Since joining the project-team in November, U. Vaes has also been working with G. Stoltz on variance reduction methods for the computation of mobility coefficients for Langevin dynamics in the underdamped (or Hamiltonian) limit, for two dimensional systems. There is currently no precise numerical or theoretical understanding of the divergent behavior of the mobility as the friction coefficient vanishes. Strong limitations are due to the large computational cost of numerically converging the estimated value of the diffusion coefficient as the friction decreases. U. Vaes and G. Stoltz are studying the use of variance reduction methods to more efficiently compute the mobility.

Finally, G. Stoltz, together with A. Iacobucci and S. Olla (Université
Paris-Dauphine, France) have studied in 54
the macroscopic profiles of temperature and angular momentum in the
stationary state of chains of rotors under a thermo-mechanical forcing
applied at the boundaries. These profiles are solutions of a system of
diffusive partial differential equations with boundary conditions
determined by the thermo-mechanical forcing. Instead of expensive
Monte Carlo simulations of the underlying microscopic physical system,
they have performed extensive numerical simulations based on a finite
difference method for the system of partial differential equations
describing the macroscopic steady state. They have presented a formal
derivation of these stationary equations based on a linear response
argument and local equilibrium assumptions. This allows to
characterize the regime of parameters leading to uphill diffusion, a
situation where the energy flows in the direction of the gradient of
temperature; and to identify regions of parameters corresponding to a
negative thermal conductivity (i.e. a positive linear response
to a gradient of temperature). The agreement with previous results
obtained by numerical simulation of the microscopic dynamics confirms
the validity of the macroscopic equations which were derived.

In 24, T. Lelièvre, G. Stoltz and Z. Belkacemi have reviewed how machine learning techniques are used in molecular dynamics to extract valuable information from the enormous amounts of data generated by simulation of complex systems. They provide a review of the goals, benefits, and limitations of machine learning techniques for computational studies on atomistic systems, focusing on the construction of empirical force fields from ab-initio databases and the determination of reaction coordinates for free energy computation and enhanced sampling. This work is co-authored with P. Gkeka (Sanofi, France) A. Farimani (Carnegie Mellon University, USA), M. Ceriotti (EPFL, Switzerland), J. Chodera (Memorial Sloane Kettering Cancer Center, USA), A. Dinner (University of Chicago, USA), A. Ferguson (University of Chicago, USA), J.B. Maillet (CEA, France), H. Minoux (Sanofi, France), C. Peter (University of Konstanz, Germany), F. Pietrucci (Sorbonne Université, France), A. Silveira (Memorial Sloane Kettering Cancer Center, USA), A. Tkatchenko (University of Luxembourg, Luxembourg), Z. Trstanova (University of Edinburgh, United Kingdom) and R. Wiewiora (Memorial Sloane Kettering Cancer Center, USA).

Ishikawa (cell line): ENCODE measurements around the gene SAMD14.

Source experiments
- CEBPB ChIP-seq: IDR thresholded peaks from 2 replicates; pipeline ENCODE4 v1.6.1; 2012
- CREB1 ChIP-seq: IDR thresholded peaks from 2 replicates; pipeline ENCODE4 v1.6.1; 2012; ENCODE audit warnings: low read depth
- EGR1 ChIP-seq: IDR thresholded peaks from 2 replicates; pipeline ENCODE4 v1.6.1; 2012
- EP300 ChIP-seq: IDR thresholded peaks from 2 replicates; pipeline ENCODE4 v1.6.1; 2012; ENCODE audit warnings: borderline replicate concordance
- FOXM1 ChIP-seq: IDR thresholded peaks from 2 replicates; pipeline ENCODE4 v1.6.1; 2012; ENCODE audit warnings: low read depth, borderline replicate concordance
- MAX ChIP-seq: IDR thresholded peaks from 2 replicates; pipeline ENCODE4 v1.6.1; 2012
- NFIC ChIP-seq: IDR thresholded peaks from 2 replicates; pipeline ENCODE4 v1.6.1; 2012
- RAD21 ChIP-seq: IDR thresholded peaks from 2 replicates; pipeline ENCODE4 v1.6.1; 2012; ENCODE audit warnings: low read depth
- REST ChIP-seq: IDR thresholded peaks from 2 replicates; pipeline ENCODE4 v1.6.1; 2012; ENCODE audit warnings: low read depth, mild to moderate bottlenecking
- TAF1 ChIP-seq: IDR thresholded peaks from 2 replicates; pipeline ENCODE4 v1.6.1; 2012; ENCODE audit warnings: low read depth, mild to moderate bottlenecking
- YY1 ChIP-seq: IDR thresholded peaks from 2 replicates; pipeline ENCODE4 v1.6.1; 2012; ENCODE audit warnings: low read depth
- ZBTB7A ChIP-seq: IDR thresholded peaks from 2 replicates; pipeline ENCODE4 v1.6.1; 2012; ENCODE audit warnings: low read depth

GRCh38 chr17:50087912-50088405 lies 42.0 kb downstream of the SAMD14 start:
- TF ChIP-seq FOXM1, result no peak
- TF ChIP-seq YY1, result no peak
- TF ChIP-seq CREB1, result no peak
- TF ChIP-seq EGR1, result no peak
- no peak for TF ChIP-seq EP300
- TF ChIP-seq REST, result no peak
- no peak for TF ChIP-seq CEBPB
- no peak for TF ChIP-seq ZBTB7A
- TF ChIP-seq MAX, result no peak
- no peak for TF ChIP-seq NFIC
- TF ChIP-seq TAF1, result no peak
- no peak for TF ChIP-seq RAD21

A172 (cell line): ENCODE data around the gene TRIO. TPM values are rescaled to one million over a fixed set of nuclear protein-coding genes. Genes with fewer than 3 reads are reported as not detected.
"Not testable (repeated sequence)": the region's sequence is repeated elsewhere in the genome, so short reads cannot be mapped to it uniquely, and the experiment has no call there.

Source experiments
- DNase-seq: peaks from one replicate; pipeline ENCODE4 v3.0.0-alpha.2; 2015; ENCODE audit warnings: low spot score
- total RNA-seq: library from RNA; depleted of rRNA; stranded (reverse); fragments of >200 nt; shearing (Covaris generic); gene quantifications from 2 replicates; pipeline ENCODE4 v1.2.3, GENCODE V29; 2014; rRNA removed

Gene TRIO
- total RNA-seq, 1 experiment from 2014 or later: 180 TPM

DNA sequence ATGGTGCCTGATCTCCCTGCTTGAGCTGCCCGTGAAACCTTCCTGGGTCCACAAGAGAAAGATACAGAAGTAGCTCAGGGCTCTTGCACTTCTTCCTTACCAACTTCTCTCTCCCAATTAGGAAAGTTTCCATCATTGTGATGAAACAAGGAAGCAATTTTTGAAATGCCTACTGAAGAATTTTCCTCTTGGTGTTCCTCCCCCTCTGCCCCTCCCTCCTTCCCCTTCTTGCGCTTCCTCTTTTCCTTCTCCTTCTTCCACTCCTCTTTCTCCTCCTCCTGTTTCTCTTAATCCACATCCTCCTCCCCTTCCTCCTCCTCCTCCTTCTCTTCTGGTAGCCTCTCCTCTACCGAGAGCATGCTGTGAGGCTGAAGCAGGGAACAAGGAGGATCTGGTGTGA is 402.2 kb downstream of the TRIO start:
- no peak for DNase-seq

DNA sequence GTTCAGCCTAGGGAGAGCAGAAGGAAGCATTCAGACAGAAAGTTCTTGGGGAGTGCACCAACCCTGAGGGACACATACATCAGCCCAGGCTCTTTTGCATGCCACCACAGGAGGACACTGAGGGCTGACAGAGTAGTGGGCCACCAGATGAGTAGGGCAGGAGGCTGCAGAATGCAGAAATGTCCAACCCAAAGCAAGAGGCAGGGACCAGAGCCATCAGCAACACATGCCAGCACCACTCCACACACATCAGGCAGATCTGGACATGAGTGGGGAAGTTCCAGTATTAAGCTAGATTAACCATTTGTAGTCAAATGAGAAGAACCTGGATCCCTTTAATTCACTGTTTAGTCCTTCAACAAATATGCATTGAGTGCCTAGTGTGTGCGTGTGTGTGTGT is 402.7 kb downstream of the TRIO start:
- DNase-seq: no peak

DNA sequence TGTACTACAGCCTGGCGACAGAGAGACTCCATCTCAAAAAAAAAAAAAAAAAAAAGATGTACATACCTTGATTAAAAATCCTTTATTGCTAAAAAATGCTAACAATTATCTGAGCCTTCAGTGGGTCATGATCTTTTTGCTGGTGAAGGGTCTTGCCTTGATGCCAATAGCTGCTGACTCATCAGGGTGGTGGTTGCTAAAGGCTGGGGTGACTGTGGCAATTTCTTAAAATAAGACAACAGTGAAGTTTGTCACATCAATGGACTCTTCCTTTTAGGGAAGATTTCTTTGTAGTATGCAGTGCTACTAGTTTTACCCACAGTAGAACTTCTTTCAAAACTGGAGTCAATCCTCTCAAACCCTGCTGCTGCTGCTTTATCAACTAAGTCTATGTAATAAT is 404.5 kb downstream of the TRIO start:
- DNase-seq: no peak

In homogenization theory, members of the project-team have pursued their ongoing systematic study of perturbations of periodic problems (by local and nonlocal defects). This has been done in the context of the PhD work of R. Goudey, who has studied perturbations of periodic systems that do not decay at infinity but become increasingly rare. Another interesting direction studied is that of general algebras for homogenization, introduced by X. Blanc, C. Le Bris and P.-L. Lions two decades ago. Some very illustrative one-dimensional cases have been explored, as well as the case of equations simpler than the diffusion equation, namely elliptic equations with highly oscillatory potentials. A monograph that summarizes the developments completed in the past years, and that combines them with the basic elements of homogenization theory, is currently in writing by C. Le Bris and X. Blanc (half-time on leave at Inria since September 2019 and until August 2021 from Université de Paris).

Also in the context of homogenization theory, O. Gorynina, C. Le Bris and F. Legoll have pursued their work on the question of how to determine the homogenized coefficient of heterogeneous media without explicitly performing an homogenization approach. This work is a follow-up on earlier works over the years by C. Le Bris and F. Legoll in collaboration with K. Li and next S. Lemaire. The 18 months post-doc (January 2019-July 2020) of O. Gorynina has allowed to complete the mathematical study and the numerical improvement of a computational approach initially introduced by R. Cottereau (CNRS Marseille). This approach combines, in the Arlequin framework, the original fine-scale description of the medium (modelled by an oscillatory coefficient) with an effective description (modelled by a constant coefficient) and optimizes upon the coefficient of the effective medium to best fit the response of a purely homogeneous medium. In the limit of asymptotically infinitely fine structures, the approach yields the value of the homogenized coefficient. Various computational improvements have been suggested. They have been collected in a publication currently submitted 52. The theoretical study of the approach is performed in a contribution soon to be submitted.